are, but sometimes it just doesn’t happen for us. We don’t always know who we are, what
we are, where we belong, where we’re going. Sometimes we don’t even know where
we’ve been.

DB: Is your novel ''cli-fi''? Sci-fi? Literary fiction? Or do you prefer a different way to classify it or label it?

LERMAN: I’m not sure how to classify it. (I think that’s part of what took me so long to find the right publisher.) It’s probably some kind of literary fiction. It’s cli-fi insofar as the climate is itself a
character (though one could say every piece of artwork that features the world is cli-fi, but that’s
another discussion). But Claire, the main character, is not separable from the climate. She is
unable to separate herself from the environment; the climate is not some thing over which she
has clear dominion and can “protect” or whatever. She is subject to the same forces as every
other living thing. She’s tyrannized by all of it, powerless to stop it or change it.

BLOOM: Where did go to college for your undergrad studies, and what was your major and did you do any graduate work after that, too?

LERMAN: For undergrad, I went to Northern Arizona University (NAU). I almost didn’t go to university, but because I was in the top 25 percent of my high school graduating class, I got a letter from NAU saying that if I applied I would be accepted and that I’d likely get some tuition assistance. So I did that. I ended up getting two undergrad degrees simultaneously, one in Philosophy and one in Education. I loved philosophy, but I knew I’d have to work as soon as I left school, so I did the education degree to become a teacher. After teaching for 4 years, I went back to school to get a PhD in philosophy at the University of Guelph in Canada

BLOOM: I'm just curious, since I'm Jewish myself, if given your surname of Lerman: Are you Jewish? Did your Jewish upbringing have anything to do with the way to approached this novel and the theme of possible species extinction, including human extinction?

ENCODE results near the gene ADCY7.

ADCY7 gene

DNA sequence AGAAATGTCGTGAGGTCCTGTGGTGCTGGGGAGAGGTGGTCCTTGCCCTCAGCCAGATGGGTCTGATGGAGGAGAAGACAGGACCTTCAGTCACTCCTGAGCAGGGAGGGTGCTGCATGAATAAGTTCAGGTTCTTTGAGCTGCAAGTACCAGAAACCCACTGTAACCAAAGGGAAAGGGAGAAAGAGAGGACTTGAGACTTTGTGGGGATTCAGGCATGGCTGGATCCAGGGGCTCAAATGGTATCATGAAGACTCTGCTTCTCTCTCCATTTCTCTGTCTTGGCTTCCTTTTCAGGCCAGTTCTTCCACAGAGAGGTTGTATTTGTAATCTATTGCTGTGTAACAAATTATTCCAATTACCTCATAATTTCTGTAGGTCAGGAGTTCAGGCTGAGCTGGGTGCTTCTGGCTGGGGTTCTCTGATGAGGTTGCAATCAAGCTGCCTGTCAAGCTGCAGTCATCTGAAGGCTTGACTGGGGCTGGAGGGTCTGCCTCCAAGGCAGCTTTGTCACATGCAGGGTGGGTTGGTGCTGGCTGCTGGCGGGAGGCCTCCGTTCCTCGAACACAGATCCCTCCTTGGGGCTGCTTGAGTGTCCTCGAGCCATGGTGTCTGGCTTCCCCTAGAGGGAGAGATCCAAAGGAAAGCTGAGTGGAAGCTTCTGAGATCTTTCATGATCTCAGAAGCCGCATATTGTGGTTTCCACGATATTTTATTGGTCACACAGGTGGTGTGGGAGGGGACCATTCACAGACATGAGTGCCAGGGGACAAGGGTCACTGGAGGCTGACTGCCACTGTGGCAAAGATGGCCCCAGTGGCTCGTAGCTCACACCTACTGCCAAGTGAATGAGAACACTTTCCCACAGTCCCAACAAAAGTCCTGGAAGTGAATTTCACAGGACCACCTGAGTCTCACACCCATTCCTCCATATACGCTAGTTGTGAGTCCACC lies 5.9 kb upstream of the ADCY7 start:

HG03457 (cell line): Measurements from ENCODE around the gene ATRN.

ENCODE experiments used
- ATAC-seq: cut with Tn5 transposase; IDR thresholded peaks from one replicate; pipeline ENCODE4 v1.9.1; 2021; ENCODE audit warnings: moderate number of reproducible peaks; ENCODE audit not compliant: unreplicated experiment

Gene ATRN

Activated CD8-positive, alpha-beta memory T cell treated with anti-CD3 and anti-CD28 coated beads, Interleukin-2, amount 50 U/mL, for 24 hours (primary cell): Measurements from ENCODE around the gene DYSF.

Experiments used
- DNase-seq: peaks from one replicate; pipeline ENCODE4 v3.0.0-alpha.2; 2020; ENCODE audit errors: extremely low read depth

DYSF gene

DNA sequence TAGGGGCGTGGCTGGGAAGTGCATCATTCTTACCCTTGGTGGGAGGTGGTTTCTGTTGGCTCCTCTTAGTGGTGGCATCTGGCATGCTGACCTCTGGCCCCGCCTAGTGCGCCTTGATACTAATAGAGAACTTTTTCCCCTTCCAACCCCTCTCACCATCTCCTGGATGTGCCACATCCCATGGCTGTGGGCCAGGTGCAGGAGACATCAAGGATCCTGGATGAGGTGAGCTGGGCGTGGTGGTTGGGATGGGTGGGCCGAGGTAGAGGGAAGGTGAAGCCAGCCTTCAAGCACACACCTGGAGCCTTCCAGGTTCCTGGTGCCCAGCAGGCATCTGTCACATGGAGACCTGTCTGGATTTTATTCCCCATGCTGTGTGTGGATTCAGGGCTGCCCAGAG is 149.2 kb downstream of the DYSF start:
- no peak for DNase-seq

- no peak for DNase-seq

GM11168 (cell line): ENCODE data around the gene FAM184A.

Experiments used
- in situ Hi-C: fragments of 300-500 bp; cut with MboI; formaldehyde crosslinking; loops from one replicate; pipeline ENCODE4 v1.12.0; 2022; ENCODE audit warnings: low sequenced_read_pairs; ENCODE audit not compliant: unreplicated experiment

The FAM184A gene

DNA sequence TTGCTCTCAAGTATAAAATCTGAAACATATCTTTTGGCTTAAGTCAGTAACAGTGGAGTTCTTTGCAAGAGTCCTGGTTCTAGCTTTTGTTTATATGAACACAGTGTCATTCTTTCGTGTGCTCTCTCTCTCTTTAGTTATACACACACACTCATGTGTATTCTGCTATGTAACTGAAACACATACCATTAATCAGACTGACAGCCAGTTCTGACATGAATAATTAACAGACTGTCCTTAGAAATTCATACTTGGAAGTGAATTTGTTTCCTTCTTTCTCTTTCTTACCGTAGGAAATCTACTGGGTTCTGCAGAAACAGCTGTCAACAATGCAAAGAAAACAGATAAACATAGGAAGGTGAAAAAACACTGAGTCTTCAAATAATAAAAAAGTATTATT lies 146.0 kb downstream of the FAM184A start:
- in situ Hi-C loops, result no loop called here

LERMAN: My father’s family is Ashkenazi Jewish, yes. It depends on what you consider the “tradition,” but I wasn’t really raised in the traditional Jewish way all that much. But I can tell you that one of my favorite parts of Jewish tradition, as I experienced it in my family, however, is continual questioning.

From a really young age, maybe around 6 or 7, I remember my grandfather asking questions about matters that I had previously taken to be settled. He’d ask me why I was wearing what I was wearing, why I had the friends I had, why I read the books I was reading. As a child, I thought of all the questioning as a nuisance, but as I grew (and particularly as I started studying philosophy), I understood it as a gift.

I also remember that it was important to him that I learn how to produce certain sounds
present in (spoken) Hebrew. He would ask me to practice them, so that I didn’t lose the ability to
produce them.

BLOOM: You are a translator from the French language and your first translation is due out in 2020. Congratulations! What is the title of the boook and who wrote it?

LERMAN: Thank you! I translated Fran├žois Laruelle’s first book, ''Phenomenon and Difference: An Essay on the Ontology of Ravaisson,'' from French to English. It was Laruelle’s doctoral thesis.

He has quite a following in France, and a growing following in the Anglo-American philosophy
world, so I think I felt a certain amount of pressure translating it. The publisher is the publishing
house for The New Center for Research and Practice. I don’t know the exact publication
date at the moment, but I can tell you this: I’m looking forward to seeing it in print.